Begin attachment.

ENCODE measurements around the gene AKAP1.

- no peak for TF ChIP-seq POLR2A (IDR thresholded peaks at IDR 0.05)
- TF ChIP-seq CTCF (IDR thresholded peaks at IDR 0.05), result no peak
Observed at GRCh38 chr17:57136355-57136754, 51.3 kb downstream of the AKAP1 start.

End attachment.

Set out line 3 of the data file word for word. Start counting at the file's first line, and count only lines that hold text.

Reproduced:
- TF ChIP-seq CTCF (IDR thresholded peaks at IDR 0.05), result no peak